Try to build flexibility into your services. Even though customers have similar needs and interests on the surface, small differences in personality influence what makes them happy. And in many cases, it costs little or nothing extra to provide more options.
Jones Soda Co. makes two clever products that offer flexibility. The company sells a mystery grab box with assorted flavors and a surprise gift. Another service allows you to create a custom case of soda blended with two flavors. These simple options make the customer feel valued and in charge.
Make a list of the most attractive benefits of your product or service. Consider easy ways you can customize different stages of product engagement. What novelty solutions can you create to surprise and delight customers?
Provide Follow-Up Support
When your product has many uses or a learning curve, build follow-up support into the customer experience. Too often, customers abandon a product because they aren’t sure how to use it correctly. Educate your customers on how to use your product, so they’re confident about getting results.
Instead of leaving your customers to scour the internet in search of help, make it easy for them to get the exact answers they need. In some cases, you can include a thorough guide with the product or provide a URL for an online resource portal.
Another option is to develop an automated series of emails to offer tips, share case studies, and let customers know where they can get direct support. This option works well for products that are complex, interactive or highly customized.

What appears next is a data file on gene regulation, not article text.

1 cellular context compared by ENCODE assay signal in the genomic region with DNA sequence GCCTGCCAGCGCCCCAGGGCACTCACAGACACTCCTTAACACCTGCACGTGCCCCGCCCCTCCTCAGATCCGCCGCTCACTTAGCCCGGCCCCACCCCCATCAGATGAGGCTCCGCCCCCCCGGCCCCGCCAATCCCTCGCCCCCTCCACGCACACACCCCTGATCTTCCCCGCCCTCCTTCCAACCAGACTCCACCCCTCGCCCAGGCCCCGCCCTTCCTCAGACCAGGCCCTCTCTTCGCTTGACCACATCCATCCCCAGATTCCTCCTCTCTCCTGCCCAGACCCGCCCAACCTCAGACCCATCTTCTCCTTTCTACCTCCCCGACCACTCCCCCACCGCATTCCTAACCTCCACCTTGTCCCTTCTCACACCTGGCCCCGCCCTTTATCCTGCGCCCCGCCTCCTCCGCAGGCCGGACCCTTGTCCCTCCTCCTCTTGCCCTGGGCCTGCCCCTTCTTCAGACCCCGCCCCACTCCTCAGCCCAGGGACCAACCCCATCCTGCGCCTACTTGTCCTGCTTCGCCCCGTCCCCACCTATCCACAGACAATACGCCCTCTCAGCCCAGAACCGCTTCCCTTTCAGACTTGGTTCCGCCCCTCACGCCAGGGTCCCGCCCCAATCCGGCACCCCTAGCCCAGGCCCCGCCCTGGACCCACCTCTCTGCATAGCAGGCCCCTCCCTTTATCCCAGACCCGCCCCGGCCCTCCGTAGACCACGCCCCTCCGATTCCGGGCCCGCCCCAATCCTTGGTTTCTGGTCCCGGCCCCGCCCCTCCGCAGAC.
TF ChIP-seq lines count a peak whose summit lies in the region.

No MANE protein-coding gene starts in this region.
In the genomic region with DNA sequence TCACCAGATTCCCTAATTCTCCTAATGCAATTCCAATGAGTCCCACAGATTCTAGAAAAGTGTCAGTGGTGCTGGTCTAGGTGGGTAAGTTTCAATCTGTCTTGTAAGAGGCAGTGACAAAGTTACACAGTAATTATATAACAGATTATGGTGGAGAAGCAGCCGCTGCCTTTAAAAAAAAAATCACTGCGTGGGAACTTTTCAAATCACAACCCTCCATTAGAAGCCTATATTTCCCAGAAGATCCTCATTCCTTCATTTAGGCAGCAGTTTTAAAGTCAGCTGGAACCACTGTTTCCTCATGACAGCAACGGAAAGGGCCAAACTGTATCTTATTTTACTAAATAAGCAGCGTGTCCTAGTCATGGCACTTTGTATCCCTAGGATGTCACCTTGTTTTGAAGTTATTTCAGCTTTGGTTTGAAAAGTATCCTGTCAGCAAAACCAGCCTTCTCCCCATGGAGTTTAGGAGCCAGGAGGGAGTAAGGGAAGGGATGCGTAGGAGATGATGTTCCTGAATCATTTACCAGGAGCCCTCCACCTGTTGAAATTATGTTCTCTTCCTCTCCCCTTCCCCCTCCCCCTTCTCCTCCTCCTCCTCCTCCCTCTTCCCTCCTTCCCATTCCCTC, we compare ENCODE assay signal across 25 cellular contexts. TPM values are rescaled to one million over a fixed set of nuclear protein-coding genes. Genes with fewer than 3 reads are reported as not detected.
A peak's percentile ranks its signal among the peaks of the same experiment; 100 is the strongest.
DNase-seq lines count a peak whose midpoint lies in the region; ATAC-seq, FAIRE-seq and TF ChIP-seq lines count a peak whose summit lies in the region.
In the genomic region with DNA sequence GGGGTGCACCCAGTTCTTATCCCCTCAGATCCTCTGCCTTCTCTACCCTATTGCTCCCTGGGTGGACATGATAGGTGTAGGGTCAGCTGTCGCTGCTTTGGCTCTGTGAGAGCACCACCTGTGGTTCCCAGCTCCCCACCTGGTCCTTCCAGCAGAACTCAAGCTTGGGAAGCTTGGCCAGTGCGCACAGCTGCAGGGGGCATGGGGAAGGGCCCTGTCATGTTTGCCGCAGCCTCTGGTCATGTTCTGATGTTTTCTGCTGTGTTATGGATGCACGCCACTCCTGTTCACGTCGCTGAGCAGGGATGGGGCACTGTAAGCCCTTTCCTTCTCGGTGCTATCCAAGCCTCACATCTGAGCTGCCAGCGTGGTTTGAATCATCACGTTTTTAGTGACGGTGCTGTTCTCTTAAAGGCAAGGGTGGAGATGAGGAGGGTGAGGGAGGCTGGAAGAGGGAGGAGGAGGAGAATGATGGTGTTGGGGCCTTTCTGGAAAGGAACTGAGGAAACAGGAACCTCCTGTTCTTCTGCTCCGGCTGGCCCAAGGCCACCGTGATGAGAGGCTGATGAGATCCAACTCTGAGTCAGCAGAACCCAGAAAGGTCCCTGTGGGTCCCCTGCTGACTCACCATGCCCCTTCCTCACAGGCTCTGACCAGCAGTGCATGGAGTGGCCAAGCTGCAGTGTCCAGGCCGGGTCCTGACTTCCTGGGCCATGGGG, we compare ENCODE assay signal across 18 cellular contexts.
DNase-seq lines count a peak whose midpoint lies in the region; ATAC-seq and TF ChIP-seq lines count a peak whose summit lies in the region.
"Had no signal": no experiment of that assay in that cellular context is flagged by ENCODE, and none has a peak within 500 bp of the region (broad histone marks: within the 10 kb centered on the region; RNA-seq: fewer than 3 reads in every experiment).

Share Customer Success Stories
Few things are more inspiring than a great success story. When people hear about another customer’s triumph, they feel empowered to go after their goals, too.
Share heartwarming stories through email and social media. The way you approach storytelling depends on what matters to your customers. A restaurant owner could tell a story about a customer who inspired a new dish.
A financial planner might feature an aspiring entrepreneur who raised the funds to start a business. Craft sellers can showcase the creative ways their customers incorporate products into their homes. Focus on telling stories that motivate customers to feel connected to your products and explore ones they haven’t tried.
Go Above and Beyond With Customer Service
Spoil your customers rotten. Price matters, but it’s far less important than good customer service. Surprise your customers with so much kindness and attentiveness that they have nothing negative to say about your business.
Good service is a quality you have to integrate into your business from top to bottom. Be timely, be courteous, be transparent, and apologize when an unforeseen problem arises. Most people are understanding of simple mistakes, and the tension doesn’t escalate until you become defensive or dismissive.
Don’t assume your staff knows the right way to respond to customers. Teach employees to be friendly, helpful and comfortable listening to customer complaints. Not everyone is good at managing stressful situations. You can reduce conflict by demonstrating the type of language and behavior you want staff to use when speaking with customers.
Handing out discounts and freebies isn’t the only way to market your business and get repeat customers. Consumers always want or need something. People will continually patronize your business if you fulfill their wants and make their lives more satisfying.